Why women need to reassess retirement planning

Men and women are not the same when it comes to retirement planning. Consider this: A husband and a wife of the same age, earning the same salary and looking to retire during the same year need to account for different factors in retirement planning. This is true even if they share a household, hold joint responsibility for their finances and equally contribute to the amount of incoming funds.

Despite a remarkable career trajectory and rapidly changing roles in the workplace, women need to account for longer life spans as well as unique career patterns. Many women are feeling the impact of these differing retirement realties.

“According to a recent Merrill Edge Report, nearly six in 10 women fear not having enough money throughout retirement, and their amounts are notably higher than their male counterparts,” says Sharon Miller, head of National Sales for Preferred Banking and Merrill Edge at Bank of America. “It’s important that both women and men recognize the retirement landscape is changing, and proactively address the factors and situations that are personally unique to them to help ensure a financially secure retirement.”

So what can women do to better prepare? How can they plan to address these factors and live comfortably in retirement? Here are a few important tips to help you pursue your investment goals:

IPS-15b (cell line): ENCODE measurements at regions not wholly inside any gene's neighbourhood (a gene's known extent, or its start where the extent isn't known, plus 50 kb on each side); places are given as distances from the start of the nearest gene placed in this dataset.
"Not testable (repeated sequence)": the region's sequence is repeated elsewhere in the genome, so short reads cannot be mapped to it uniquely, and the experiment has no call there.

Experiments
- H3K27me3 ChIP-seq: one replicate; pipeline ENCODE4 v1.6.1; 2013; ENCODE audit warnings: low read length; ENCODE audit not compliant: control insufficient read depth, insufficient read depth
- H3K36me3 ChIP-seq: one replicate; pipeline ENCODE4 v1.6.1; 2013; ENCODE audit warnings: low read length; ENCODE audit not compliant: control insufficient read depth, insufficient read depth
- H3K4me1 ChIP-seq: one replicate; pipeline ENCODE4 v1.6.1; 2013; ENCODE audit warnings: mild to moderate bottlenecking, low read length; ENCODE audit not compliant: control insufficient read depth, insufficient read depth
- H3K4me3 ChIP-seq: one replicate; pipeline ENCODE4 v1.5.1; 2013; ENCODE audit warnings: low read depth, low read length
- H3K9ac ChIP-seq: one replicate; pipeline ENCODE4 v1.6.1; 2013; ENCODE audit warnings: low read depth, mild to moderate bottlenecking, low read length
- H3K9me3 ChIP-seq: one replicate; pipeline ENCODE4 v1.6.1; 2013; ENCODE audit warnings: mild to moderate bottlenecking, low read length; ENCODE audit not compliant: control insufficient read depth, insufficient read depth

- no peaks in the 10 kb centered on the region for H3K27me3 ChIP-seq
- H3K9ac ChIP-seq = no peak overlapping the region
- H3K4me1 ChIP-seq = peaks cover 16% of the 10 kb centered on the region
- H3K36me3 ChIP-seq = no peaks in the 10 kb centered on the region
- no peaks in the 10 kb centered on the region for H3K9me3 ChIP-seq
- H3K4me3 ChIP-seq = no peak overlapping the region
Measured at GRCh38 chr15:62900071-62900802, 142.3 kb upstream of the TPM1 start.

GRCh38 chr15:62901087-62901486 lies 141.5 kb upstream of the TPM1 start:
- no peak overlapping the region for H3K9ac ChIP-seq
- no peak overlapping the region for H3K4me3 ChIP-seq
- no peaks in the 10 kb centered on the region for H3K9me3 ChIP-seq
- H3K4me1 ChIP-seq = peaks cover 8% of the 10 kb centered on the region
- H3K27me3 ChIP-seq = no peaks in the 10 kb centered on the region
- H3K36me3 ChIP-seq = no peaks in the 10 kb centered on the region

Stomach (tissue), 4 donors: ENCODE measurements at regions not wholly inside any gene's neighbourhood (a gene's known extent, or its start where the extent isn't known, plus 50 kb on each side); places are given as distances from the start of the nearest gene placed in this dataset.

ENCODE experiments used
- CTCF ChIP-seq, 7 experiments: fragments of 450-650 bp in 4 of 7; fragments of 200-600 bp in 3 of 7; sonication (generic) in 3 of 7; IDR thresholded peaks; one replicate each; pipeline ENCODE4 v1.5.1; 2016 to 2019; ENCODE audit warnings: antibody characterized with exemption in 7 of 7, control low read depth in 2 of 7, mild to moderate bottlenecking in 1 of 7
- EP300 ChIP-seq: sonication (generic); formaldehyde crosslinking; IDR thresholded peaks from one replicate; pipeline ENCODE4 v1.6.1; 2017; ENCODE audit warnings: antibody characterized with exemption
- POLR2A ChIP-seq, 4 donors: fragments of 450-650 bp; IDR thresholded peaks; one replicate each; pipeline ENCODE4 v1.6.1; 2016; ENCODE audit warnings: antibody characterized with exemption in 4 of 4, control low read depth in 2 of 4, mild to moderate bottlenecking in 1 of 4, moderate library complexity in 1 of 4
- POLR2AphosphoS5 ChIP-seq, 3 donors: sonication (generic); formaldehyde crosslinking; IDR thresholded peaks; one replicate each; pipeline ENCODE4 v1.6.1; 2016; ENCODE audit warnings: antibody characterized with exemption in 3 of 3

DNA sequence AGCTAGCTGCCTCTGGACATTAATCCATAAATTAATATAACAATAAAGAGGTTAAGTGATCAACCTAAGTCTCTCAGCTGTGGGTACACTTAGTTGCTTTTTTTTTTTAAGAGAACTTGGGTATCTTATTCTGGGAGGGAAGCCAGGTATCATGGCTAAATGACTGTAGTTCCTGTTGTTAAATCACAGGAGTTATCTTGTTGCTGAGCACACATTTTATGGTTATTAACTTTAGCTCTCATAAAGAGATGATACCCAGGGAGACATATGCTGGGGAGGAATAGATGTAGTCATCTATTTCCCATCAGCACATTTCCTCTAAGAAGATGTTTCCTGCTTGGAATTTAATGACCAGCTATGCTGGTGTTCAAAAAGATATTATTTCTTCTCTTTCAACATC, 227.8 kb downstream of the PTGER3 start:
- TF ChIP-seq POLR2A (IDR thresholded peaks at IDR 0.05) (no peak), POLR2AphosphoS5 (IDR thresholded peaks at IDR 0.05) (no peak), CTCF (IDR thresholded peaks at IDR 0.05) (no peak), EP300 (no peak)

* Start now to maximize contributions: Save and invest as soon as you can through your employer-sponsored retirement plan, such as a 401(k) or 403(b) account, or set up an automatic transfer from your bank or brokerage account into your personal IRA, Simplified Employee Pension (SEP-IRA) or SIMPLE IRA. Whatever options you choose, aim to increase and diversify your contributions as frequently as possible. But, remember that diversification does not ensure a profit or protect against loss in declining markets.

* Take advantage of unexpected money: If you receive a significant influx in funds, such as a lump-sum bonus, insurance payout, tax refund, divorce settlement or inheritance, avoid the lure of spending frivolously and think about the long-term. If you are willing to assume the risk, consider investing some, or even all of the funds.

* Try not to sacrifice growth for safety: Guard against being too passive in your approach to retirement investing. Be strategic by increasing your level of involvement and make investment decisions based on your retirement liquidity needs and risk tolerance, which is essential to building a robust portfolio.

* Take care of your health now: Practicing preventive healthcare can make an impact on your bottom line by lowering healthcare costs and allowing you to contribute more to your long-term future. It can also help cut costs during retirement and will hopefully lead to a longer and healthier life, too.

* Consider waiting to collect Social Security: While everyone’s situation is different, if you can delay retirement, you may be able to reap significant rewards. By working longer or using income from other sources first, your Social Security benefit grows 8 percent each year until you reach age 70 in the current market.

The bottom line is that while both men and women should invest as much as they can, as early as they can, women face some different realities when it comes to planning for retirement. For additional resources on how to better prepare for the changing retirement landscape, visit www.merrilledge.com/retirement.


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